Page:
February 12, 2008

Religious Courts

The Archbishop of Canterbury's recent mention of the role that Shari'a law might play in Great Britain has aroused considerable controversy, in part because many people did not understand what he said, as Geoff explained. I too would oppose in the strongest terms the general application of Shari'a law. This does not mean, however, that voluntary recourse to Shari'a law ought not to be permitted to those who wish to avail themselves of it. This is really no different from the use of other alternative means of dispute resolution, such as arbitration. In fact, there is precedent for the use of religious courts in the United States for the resolution of non-religious disputes.

My grandfather was a diamond trader, that is, someone who traded uncut gem quality diamonds. Many years ago he took me to the diamond exchange in New York. (The other major exchanges are in Antwerp, Amsterdam, and Tel Aviv.) When you got out of the elevator, you found yourself flanked by armed guards. The actual trading floor was sealed by a heavy steel door, which was opened electronically by a guard who looked through a bulletproof glass window to the side. There were no ID cards or biometrics: if he didn't recognize you, he didn't let you in.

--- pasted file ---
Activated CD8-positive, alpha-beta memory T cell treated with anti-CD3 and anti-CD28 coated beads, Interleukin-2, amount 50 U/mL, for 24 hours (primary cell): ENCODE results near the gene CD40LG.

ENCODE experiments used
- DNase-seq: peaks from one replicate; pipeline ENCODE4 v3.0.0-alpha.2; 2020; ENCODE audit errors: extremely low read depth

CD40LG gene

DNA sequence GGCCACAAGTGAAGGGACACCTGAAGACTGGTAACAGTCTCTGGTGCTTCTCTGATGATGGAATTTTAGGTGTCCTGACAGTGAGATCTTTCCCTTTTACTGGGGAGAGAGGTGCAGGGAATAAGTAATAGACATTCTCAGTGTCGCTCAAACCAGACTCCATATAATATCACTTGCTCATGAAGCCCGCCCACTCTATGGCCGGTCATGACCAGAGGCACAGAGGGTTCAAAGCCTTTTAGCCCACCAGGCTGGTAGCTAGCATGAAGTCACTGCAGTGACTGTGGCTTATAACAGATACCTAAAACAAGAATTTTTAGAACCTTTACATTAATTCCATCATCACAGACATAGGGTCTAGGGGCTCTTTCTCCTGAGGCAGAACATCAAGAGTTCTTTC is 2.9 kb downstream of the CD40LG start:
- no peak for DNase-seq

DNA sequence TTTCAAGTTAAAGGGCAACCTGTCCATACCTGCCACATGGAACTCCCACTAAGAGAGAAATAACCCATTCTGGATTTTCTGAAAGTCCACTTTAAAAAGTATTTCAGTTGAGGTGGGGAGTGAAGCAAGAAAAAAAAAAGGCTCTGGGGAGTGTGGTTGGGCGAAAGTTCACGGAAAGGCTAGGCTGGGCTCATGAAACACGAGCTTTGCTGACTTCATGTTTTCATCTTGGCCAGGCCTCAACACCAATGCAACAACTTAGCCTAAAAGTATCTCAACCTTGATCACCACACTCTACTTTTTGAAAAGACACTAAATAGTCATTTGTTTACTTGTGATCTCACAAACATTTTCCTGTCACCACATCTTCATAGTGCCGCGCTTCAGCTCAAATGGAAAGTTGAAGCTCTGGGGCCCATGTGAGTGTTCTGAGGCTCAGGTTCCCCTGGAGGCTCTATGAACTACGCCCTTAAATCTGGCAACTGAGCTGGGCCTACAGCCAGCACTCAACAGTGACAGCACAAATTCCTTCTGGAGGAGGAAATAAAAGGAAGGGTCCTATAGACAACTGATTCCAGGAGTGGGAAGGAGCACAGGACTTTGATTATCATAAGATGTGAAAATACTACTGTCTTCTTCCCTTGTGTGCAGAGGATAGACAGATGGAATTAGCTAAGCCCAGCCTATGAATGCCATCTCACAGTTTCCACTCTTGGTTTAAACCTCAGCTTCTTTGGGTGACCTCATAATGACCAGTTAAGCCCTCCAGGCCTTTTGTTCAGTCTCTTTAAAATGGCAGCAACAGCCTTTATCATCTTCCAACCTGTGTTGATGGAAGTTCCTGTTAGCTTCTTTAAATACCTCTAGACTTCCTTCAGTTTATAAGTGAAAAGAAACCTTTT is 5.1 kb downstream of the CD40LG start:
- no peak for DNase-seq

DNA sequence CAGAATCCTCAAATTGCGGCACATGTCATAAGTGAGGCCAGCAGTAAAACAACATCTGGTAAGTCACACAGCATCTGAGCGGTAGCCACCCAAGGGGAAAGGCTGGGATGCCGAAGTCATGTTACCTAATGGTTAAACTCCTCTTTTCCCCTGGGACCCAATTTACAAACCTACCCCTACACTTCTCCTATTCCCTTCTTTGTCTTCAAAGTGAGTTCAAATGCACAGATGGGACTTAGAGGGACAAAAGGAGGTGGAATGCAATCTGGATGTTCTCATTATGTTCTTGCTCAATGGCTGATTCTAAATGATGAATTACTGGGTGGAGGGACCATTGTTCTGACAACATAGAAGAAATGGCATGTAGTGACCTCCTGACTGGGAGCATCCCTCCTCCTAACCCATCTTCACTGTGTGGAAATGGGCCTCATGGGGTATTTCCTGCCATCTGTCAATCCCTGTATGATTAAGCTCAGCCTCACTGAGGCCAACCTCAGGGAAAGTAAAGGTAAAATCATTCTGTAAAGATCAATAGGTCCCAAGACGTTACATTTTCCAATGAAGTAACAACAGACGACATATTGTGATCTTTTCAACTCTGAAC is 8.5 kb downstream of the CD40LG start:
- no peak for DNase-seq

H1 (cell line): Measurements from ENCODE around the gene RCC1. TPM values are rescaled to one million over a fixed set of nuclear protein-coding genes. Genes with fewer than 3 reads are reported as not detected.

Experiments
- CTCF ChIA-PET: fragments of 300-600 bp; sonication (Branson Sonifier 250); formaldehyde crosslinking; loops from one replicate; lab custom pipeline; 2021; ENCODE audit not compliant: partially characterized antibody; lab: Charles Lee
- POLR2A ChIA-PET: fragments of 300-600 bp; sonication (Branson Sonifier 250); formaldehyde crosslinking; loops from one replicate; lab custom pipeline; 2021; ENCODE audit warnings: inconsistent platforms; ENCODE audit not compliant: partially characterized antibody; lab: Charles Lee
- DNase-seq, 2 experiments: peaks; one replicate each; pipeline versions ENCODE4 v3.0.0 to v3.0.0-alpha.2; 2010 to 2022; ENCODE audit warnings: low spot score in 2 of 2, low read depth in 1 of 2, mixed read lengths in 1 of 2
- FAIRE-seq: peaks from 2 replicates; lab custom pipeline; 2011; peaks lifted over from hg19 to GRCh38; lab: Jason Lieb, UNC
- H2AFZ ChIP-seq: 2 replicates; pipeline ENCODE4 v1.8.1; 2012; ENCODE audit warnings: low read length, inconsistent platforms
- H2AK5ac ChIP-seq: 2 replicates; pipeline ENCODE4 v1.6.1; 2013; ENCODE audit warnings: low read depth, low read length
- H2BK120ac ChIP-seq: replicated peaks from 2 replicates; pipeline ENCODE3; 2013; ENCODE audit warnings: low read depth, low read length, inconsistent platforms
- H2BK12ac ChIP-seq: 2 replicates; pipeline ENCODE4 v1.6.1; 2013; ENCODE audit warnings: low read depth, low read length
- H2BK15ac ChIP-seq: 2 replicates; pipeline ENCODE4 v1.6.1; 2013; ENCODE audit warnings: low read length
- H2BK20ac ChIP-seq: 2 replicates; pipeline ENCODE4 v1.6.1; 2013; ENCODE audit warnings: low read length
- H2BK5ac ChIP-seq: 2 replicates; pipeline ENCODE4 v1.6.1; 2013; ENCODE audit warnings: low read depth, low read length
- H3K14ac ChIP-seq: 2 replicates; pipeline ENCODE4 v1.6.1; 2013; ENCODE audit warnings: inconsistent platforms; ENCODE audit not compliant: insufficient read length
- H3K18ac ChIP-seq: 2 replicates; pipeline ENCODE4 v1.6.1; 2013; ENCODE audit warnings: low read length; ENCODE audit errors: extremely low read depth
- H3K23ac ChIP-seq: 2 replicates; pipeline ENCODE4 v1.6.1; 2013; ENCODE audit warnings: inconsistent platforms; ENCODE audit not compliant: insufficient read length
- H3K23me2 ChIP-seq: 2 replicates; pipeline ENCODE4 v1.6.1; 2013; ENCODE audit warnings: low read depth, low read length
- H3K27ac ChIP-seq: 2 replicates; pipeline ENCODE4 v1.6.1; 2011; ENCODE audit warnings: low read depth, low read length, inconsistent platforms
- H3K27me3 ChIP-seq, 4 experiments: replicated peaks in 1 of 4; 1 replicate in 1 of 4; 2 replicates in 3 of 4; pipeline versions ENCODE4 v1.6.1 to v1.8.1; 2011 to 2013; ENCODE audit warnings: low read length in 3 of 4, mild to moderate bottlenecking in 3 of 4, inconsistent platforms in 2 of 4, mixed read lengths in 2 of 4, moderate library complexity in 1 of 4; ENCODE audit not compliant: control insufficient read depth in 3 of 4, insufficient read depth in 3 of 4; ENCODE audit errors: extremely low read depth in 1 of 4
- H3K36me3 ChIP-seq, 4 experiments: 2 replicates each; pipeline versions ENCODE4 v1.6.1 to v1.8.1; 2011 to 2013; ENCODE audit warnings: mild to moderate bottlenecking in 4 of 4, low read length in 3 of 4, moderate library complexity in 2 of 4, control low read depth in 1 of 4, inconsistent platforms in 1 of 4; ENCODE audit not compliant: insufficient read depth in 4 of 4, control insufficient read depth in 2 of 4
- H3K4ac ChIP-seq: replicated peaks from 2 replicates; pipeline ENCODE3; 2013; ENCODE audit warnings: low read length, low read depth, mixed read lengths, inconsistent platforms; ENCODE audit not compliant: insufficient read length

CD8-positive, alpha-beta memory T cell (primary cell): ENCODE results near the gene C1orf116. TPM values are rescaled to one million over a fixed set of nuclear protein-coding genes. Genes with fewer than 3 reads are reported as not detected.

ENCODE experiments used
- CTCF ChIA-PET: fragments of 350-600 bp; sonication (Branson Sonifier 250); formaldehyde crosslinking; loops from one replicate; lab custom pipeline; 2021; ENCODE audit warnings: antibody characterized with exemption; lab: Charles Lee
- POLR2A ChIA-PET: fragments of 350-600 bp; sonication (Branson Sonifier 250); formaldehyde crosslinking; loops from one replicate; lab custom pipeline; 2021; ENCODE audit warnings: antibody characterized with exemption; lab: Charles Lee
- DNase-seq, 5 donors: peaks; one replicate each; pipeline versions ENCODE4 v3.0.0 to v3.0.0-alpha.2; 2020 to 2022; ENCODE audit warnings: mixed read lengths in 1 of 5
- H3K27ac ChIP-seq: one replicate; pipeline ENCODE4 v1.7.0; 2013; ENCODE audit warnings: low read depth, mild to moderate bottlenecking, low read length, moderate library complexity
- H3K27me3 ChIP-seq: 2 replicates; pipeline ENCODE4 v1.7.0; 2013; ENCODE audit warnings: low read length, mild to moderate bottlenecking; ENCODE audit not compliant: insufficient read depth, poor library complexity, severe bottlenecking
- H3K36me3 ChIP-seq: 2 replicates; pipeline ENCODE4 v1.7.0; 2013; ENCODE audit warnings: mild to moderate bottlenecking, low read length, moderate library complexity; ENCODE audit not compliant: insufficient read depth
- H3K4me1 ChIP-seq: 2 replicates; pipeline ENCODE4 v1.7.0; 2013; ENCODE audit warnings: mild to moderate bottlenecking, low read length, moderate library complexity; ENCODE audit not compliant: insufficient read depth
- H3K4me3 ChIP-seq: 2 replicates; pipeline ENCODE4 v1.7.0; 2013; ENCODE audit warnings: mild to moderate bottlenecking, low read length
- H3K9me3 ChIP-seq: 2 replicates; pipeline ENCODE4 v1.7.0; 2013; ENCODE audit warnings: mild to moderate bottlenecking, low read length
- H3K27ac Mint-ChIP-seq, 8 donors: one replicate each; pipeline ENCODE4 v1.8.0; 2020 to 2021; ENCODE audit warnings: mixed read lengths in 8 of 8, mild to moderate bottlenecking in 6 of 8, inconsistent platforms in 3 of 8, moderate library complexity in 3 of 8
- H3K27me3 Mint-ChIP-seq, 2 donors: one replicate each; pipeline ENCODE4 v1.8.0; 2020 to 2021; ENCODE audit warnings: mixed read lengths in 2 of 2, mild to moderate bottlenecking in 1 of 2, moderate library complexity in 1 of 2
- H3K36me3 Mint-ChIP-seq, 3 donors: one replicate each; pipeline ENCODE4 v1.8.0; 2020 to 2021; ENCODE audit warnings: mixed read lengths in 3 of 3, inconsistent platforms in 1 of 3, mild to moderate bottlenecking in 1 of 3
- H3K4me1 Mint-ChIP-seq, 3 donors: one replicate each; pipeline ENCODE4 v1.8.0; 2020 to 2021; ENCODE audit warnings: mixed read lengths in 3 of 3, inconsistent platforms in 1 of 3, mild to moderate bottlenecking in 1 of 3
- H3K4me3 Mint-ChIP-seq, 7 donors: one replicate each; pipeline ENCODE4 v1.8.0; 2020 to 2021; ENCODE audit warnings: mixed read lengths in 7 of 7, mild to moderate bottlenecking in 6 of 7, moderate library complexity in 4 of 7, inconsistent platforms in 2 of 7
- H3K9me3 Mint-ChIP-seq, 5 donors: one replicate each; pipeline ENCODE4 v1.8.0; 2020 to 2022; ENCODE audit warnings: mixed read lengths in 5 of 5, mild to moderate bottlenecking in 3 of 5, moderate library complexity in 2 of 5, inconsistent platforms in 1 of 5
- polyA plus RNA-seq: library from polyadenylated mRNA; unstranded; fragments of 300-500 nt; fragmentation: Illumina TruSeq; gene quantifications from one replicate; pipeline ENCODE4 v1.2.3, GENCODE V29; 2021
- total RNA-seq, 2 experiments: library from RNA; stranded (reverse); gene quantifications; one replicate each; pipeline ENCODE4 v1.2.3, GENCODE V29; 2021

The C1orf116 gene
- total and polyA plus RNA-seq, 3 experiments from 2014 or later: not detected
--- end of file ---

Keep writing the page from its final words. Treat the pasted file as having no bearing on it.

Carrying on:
Once inside, the trading floor was something of a letdown. It looked like a school cafeteria, just a big room with a bunch of bland tables and chairs. I don't recall seeing any women. Most of the traders were Jewish, many of them Hasidim, so there were quite a few black coats and hats. The dominant language was Yiddish, though one also heard snatches of Hebrew, Flemish, French, and English.

The traders circulate from table to table, telling each other what they have or what they are looking for. If one trader has something of interest to another, he takes out the briefke ( a folded paper that forms a sort of envelope) containing them and hands it to the other trader, who spreads it out on the table and inspects the stones. If he is interested, they negotiate. If a deal is reached, they shake hands and the buyer keeps the briefke. No contract is signed, no receipt made out; no money changes hands.

This system works because everybody knows everybody else. If you cheat, you cheat only once, because the word will get around and no one will deal with you again. Nonetheless, disputes do occasionally arise. It is of course possible to take such disputes to the civil courts, but that is unusual. Most disputes among diamond traders are settled by the Beth Din בית דין, the Jewish court. Since the Beth Din has a reputation for fairness, is familiar with the diamond trade, and is faster than the civil courts, even non-Jews often agree to have it adjudicate their disputes. This has not led to the imposition of Jewish law or the breakdown of the separation of church and state.

Posted by Bill Poser at February 12, 2008 09:52 PM